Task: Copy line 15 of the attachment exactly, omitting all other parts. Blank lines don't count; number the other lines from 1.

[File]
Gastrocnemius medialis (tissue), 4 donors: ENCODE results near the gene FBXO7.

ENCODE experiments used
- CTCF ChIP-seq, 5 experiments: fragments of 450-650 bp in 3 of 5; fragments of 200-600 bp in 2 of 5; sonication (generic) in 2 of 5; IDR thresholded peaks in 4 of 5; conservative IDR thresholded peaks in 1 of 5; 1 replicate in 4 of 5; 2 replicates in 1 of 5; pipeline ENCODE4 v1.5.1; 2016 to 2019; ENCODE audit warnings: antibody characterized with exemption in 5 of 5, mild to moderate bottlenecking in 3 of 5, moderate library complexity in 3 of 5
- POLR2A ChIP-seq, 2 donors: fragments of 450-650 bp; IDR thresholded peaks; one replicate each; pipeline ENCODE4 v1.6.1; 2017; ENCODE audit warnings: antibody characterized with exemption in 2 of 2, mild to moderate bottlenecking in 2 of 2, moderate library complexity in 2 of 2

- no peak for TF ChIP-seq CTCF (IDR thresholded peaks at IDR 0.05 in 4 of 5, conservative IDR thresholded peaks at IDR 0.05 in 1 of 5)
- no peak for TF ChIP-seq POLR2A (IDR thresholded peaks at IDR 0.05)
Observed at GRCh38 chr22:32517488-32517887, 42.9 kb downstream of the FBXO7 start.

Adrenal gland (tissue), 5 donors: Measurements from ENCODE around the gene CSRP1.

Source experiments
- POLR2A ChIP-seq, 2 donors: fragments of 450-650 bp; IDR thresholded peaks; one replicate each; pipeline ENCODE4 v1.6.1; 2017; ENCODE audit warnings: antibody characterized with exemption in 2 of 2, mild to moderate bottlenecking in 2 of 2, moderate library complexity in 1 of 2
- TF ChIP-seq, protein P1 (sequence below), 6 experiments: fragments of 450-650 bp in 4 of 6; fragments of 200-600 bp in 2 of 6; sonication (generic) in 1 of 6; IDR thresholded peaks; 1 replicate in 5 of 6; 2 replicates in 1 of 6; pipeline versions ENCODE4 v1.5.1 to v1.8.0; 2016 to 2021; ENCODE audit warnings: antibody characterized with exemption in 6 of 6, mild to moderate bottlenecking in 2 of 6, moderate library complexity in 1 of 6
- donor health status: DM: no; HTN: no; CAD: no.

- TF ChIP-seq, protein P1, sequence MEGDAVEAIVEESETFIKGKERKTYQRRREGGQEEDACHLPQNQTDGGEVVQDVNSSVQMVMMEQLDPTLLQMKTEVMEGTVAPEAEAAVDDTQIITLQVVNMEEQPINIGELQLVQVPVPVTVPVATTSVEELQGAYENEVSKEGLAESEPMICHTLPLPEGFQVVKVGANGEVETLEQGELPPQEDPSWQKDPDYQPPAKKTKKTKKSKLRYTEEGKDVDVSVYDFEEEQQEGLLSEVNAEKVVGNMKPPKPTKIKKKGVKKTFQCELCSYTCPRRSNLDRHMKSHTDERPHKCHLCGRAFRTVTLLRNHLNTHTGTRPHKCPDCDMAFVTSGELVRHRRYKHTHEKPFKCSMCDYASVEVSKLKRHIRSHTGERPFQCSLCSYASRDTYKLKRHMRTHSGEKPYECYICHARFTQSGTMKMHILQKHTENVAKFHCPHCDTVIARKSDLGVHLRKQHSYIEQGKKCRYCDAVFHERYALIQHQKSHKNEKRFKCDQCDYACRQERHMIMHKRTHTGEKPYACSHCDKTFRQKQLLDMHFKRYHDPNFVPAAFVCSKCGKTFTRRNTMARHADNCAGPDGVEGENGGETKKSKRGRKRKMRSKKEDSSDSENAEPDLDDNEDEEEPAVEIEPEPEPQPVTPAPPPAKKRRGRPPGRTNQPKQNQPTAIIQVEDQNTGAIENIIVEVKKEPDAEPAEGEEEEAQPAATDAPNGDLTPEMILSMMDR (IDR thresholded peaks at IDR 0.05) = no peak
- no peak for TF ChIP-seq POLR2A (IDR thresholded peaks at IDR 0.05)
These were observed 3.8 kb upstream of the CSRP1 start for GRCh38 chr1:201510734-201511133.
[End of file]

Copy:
These were observed 3.8 kb upstream of the CSRP1 start for GRCh38 chr1:201510734-201511133.